Students and Inmates Westville Correctional Partnership Offers Inmates Opportunity for Education

Author: Kayle Liao

Photo Courtesy of Moreau College Initiative Website

UPDATED: Nov. 22 at 3:45 p.m. 

A clarification is appended below.

The Moreau College Initiative — a collaboration between the University of Notre Dame, Holy Cross College and the Bard Prison Initiative (BPI) — offers certain inmates at Westville Correctional Facility the opportunity to earn an Associate of Arts degree from Holy Cross College. The prison is located in South Bend and is a 45-minute drive from Notre Dame’s campus.

Steve Fallon, professor of humanities at Notre Dame, teaches a lyric poetry class at Westville Correctional Facility through the program.

“I always love teaching at Notre Dame and I love my undergraduate students,” he said. But Fallon is especially enthusiastic about his Westville class. “Whenever my classes were shortened or cancelled, I felt deep disappointment because I’m so energized.”

Inmates at Westville are provided the same rigorous education Notre Dame students receive on campus.

Fallon tells newly-recruited professors, “Teach the course you teach here on campus, teach the same level of difficulty, and [grade] the same way,”

Phillip Sloan, a professor in the Program of Liberal Studies has taught at Westville since 2013 and is involved in developing the science component of the curriculum. He currently teaches a course called “Mathematical Cosmos” at Westville. The academic foundation that the initiative provides prepares the students for future employment, Sloan said.

“I think the kind of training we give people would certainly enable them to get into positions where they could be involved with writing skills, public speaking and educational reform and so forth.”

Sloan believes that the Moreau College Initiative embodies what the American criminal justice system should be.

“What’s the purpose of incarceration? Is it a punishment, or is it reform?” he said. “If you believe in actual reform of the individuals, making them productive individuals when they come out of the system, that’s what this program is involved in. And I think I believe very deeply that this should be the purpose of our prison system.”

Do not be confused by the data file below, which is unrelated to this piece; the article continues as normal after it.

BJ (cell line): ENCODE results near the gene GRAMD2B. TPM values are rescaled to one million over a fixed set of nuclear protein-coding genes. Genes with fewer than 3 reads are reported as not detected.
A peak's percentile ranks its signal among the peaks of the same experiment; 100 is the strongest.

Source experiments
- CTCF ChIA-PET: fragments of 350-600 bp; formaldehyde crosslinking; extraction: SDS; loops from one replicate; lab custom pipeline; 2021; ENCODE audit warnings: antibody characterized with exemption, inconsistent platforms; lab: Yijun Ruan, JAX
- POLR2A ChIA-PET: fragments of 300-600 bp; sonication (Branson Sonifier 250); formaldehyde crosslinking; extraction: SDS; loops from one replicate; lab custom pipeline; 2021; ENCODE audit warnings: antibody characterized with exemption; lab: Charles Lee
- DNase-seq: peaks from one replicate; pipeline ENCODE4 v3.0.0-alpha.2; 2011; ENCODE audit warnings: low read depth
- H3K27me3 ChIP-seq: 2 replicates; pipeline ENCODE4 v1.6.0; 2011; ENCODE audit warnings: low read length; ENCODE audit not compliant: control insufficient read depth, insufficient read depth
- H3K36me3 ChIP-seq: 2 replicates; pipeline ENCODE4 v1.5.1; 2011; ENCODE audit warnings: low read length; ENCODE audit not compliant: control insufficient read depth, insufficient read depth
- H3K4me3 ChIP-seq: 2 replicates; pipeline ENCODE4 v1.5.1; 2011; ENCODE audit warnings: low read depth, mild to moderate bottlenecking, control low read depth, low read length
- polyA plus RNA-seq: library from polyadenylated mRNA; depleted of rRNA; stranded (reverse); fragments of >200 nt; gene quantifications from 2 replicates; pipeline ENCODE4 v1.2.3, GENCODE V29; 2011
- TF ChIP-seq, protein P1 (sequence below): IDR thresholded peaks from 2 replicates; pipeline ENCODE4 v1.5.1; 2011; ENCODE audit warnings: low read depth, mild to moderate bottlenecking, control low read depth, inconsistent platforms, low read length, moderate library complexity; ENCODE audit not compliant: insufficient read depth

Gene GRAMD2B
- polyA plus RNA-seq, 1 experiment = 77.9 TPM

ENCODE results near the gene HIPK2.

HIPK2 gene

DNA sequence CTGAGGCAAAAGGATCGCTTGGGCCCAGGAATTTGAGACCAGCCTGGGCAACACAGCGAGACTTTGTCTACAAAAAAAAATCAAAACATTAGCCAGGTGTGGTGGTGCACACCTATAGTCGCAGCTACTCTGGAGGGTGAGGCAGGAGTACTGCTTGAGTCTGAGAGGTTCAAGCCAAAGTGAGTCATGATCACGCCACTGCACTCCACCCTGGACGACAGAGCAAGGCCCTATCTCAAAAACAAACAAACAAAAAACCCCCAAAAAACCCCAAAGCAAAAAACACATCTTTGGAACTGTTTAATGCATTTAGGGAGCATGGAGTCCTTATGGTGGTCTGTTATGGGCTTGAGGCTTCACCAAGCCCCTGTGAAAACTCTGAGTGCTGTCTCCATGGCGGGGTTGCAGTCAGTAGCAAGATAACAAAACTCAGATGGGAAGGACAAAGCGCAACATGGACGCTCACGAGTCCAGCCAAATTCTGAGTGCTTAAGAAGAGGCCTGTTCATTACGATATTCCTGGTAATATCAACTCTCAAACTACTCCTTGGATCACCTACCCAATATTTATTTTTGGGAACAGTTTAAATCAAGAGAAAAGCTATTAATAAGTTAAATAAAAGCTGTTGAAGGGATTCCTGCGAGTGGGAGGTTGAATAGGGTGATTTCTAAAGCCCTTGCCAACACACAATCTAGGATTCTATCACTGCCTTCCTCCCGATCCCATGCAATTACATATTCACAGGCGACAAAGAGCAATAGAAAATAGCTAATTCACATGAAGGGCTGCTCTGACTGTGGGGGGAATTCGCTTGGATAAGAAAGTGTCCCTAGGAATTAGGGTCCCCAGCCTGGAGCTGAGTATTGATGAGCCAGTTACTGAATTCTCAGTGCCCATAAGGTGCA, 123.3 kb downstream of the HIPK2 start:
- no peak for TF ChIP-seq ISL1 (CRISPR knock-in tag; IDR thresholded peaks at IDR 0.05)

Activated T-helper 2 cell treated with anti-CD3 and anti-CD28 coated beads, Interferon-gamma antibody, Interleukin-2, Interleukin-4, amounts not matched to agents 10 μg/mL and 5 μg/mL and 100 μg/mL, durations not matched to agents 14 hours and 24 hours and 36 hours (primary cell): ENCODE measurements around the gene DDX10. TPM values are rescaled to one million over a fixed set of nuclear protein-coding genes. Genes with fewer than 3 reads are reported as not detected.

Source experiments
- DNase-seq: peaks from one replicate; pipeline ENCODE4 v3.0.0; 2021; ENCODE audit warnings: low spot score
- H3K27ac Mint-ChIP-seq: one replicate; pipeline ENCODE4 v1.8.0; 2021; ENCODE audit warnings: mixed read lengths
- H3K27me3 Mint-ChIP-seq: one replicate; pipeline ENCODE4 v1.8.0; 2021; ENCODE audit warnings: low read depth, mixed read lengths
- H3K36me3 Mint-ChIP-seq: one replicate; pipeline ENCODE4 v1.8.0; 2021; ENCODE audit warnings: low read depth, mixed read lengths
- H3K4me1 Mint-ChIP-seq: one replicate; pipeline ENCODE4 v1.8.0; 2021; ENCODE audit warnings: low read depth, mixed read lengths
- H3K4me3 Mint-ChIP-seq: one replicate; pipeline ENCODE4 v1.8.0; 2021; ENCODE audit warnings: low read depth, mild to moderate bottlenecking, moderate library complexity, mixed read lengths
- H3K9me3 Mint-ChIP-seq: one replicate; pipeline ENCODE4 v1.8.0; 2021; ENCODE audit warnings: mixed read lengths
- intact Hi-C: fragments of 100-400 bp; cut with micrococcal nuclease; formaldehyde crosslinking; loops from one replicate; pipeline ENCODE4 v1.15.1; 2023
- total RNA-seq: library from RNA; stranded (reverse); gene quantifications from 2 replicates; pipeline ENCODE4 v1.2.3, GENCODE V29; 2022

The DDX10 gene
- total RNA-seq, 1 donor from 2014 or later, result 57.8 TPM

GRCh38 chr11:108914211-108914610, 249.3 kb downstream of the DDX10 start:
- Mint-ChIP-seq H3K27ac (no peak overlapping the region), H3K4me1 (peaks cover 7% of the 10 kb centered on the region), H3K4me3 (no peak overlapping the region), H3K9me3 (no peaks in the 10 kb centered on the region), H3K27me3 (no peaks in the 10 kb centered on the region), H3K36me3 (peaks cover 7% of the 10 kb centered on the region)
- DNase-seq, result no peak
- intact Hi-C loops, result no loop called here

Scott Jackson, one of Fallon’s colleagues, visited his Shakespeare class at the prison and said, “It is the best functioning, just community I’ve ever seen.” Students at the Westville Correctional Facility take on the dual identity of student and prisoner. According to Fallon, this only makes them more eager to learn.

“It’s an experience which my colleagues and I find rejuvenating. We’re dealing with a population that’s unlike typical undergraduates who are expected to be in college.” Instead, they work with students who in most cases are “never expected to be in college, especially this kind of college. They’re extraordinarily thirsty and eager and grateful. I’ll teach a three-hour seminar and no one’s attention wanders.”

Students at Westville are intellectually curious and active and they form a collaborative learning community, Fallon said. 

“I taught Shakespeare last year and when they were acting in class, they were incredibly mutually supportive of each other,” Fallon recalled, emphasizing how impressive this atmosphere is, as prison is a place where emotions need to be carefully guarded.

“They’re very open with each other,” Fallon said, explaining that the formation of a mutually-supportive learning environment undeniably perpetuates students’ intellectual and mental growths at Westville.

On the first day of classes, Sloan interviewed each of his students, wanting to understand how much educational preparation they had coming into the classroom. He often asked what students did for work prior to prison. “One young man told me, ‘I sold drugs and robbed people,” Sloan said.

The response spoke to the harsh reality many of the men in the Initiative face, and Sloan said it was difficult for that student to move forward.

“This was the way he began the course, with that kind of attitude. But about halfway through the semester, he really seemed to come alive and participate in the discussions. Then I met him again at graduation last May. He was getting his two-year degree,” Sloan said.

“College Behind Bars,” a film, which will be released by Lynn Novick in Nov. 2019, is a four-part PBS documentary series that follows a group of prisoners as they work to get an education through BPI, an intensive prison education program similar to the Moreau College Initiative. According to a preview of the film, in the 20 years since BPI was founded, more than 500 alumni have been released and fewer than 4% have gone back to prison.

An inmate in the preview explained how important BPI was to him. “A friend of mine forced me into the program. It was probably the kindest, most loving thing a person has done for me,” he said.

Another inmate talked about how BPI instilled him with value: “Just because we’re in prison, we’re not animals. What defines us is our minds and our hearts.”

Notre Dame professors believe the Moreau College Initiative fits with the university’s mission.

“We think that it’s very important for all universities, particularly for a university like Notre Dame, which has a strong emphasis on social justice, to share our intellectual resources with underserved communities,” Fallon said. “We feel we have a responsibility to share the resources with those who have been marginalized in society.”

Clearing the Record: An earlier version of this story misattributed a quote about a program that allows prisoners to take college classes to Scott Jackson. The quote should have been attributed to F. Clark Power. Scholastic regrets the error.